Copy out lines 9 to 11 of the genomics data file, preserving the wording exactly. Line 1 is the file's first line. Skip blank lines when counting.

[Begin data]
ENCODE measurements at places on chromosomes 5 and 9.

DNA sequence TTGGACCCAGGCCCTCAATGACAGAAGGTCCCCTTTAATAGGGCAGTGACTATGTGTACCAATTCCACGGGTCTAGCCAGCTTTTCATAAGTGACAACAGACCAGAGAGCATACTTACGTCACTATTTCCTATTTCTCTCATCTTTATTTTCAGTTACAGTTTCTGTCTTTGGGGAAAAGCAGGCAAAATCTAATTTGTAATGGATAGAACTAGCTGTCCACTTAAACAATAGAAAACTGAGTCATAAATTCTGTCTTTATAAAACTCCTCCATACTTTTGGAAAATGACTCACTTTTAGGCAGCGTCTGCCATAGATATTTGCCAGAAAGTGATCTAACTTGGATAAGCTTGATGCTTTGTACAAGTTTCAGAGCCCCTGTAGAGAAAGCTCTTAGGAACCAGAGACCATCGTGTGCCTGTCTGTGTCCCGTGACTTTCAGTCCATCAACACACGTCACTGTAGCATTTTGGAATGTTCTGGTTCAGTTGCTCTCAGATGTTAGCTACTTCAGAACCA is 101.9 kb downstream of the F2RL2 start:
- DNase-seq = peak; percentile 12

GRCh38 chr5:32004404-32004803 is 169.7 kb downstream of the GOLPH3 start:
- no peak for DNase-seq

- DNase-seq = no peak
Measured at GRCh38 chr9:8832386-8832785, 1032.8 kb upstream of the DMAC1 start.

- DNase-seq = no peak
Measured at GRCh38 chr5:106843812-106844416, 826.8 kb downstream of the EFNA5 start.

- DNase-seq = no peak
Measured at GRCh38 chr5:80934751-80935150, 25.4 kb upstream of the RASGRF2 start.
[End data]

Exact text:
Measured at GRCh38 chr5:106843812-106844416, 826.8 kb downstream of the EFNA5 start.

- DNase-seq = no peak
Measured at GRCh38 chr5:80934751-80935150, 25.4 kb upstream of the RASGRF2 start.